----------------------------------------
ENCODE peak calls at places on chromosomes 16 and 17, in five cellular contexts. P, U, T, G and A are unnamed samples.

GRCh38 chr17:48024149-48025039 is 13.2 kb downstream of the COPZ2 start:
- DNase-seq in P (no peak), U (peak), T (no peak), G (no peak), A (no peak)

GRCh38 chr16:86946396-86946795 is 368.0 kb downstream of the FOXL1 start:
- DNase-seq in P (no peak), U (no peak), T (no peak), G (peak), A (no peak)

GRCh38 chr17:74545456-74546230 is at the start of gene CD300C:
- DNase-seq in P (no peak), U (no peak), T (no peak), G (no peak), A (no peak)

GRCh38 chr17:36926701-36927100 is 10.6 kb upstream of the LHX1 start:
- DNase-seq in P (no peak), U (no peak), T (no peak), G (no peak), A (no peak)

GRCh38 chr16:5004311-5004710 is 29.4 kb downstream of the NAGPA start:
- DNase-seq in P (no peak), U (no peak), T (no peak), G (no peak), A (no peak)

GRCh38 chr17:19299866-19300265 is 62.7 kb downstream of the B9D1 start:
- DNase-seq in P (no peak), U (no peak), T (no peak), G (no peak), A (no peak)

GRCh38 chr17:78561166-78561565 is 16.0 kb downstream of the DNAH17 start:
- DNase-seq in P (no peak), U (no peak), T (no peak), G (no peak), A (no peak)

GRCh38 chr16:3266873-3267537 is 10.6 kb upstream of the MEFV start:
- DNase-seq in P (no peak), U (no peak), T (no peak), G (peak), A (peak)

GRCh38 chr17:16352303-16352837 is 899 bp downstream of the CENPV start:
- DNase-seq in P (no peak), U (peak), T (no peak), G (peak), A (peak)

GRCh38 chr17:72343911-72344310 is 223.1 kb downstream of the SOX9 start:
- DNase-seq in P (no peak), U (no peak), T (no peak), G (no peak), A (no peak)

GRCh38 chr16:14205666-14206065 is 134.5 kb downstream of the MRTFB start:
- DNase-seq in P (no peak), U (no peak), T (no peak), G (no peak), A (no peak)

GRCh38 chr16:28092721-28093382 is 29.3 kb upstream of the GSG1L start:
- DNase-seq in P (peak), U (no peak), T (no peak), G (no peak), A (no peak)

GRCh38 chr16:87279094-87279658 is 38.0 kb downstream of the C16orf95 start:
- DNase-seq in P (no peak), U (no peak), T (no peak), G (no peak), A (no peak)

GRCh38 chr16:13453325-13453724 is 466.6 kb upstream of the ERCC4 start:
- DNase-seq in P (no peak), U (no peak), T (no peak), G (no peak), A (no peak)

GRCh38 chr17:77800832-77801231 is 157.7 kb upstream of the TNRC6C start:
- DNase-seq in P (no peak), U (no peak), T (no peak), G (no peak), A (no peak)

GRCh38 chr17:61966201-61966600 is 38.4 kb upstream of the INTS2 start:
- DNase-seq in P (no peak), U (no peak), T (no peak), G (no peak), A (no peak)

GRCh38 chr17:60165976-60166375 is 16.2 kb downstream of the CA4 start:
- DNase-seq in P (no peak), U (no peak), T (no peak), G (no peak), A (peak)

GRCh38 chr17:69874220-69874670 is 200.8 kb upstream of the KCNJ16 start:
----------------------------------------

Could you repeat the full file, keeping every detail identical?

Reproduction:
ENCODE peak calls at places on chromosomes 16 and 17, in five cellular contexts. P, U, T, G and A are unnamed samples.

GRCh38 chr17:48024149-48025039 is 13.2 kb downstream of the COPZ2 start:
- DNase-seq in P (no peak), U (peak), T (no peak), G (no peak), A (no peak)

GRCh38 chr16:86946396-86946795 is 368.0 kb downstream of the FOXL1 start:
- DNase-seq in P (no peak), U (no peak), T (no peak), G (peak), A (no peak)

GRCh38 chr17:74545456-74546230 is at the start of gene CD300C:
- DNase-seq in P (no peak), U (no peak), T (no peak), G (no peak), A (no peak)

GRCh38 chr17:36926701-36927100 is 10.6 kb upstream of the LHX1 start:
- DNase-seq in P (no peak), U (no peak), T (no peak), G (no peak), A (no peak)

GRCh38 chr16:5004311-5004710 is 29.4 kb downstream of the NAGPA start:
- DNase-seq in P (no peak), U (no peak), T (no peak), G (no peak), A (no peak)

GRCh38 chr17:19299866-19300265 is 62.7 kb downstream of the B9D1 start:
- DNase-seq in P (no peak), U (no peak), T (no peak), G (no peak), A (no peak)

GRCh38 chr17:78561166-78561565 is 16.0 kb downstream of the DNAH17 start:
- DNase-seq in P (no peak), U (no peak), T (no peak), G (no peak), A (no peak)

GRCh38 chr16:3266873-3267537 is 10.6 kb upstream of the MEFV start:
- DNase-seq in P (no peak), U (no peak), T (no peak), G (peak), A (peak)

GRCh38 chr17:16352303-16352837 is 899 bp downstream of the CENPV start:
- DNase-seq in P (no peak), U (peak), T (no peak), G (peak), A (peak)

GRCh38 chr17:72343911-72344310 is 223.1 kb downstream of the SOX9 start:
- DNase-seq in P (no peak), U (no peak), T (no peak), G (no peak), A (no peak)

GRCh38 chr16:14205666-14206065 is 134.5 kb downstream of the MRTFB start:
- DNase-seq in P (no peak), U (no peak), T (no peak), G (no peak), A (no peak)

GRCh38 chr16:28092721-28093382 is 29.3 kb upstream of the GSG1L start:
- DNase-seq in P (peak), U (no peak), T (no peak), G (no peak), A (no peak)

GRCh38 chr16:87279094-87279658 is 38.0 kb downstream of the C16orf95 start:
- DNase-seq in P (no peak), U (no peak), T (no peak), G (no peak), A (no peak)

GRCh38 chr16:13453325-13453724 is 466.6 kb upstream of the ERCC4 start:
- DNase-seq in P (no peak), U (no peak), T (no peak), G (no peak), A (no peak)

GRCh38 chr17:77800832-77801231 is 157.7 kb upstream of the TNRC6C start:
- DNase-seq in P (no peak), U (no peak), T (no peak), G (no peak), A (no peak)

GRCh38 chr17:61966201-61966600 is 38.4 kb upstream of the INTS2 start:
- DNase-seq in P (no peak), U (no peak), T (no peak), G (no peak), A (no peak)

GRCh38 chr17:60165976-60166375 is 16.2 kb downstream of the CA4 start:
- DNase-seq in P (no peak), U (no peak), T (no peak), G (no peak), A (peak)

GRCh38 chr17:69874220-69874670 is 200.8 kb upstream of the KCNJ16 start: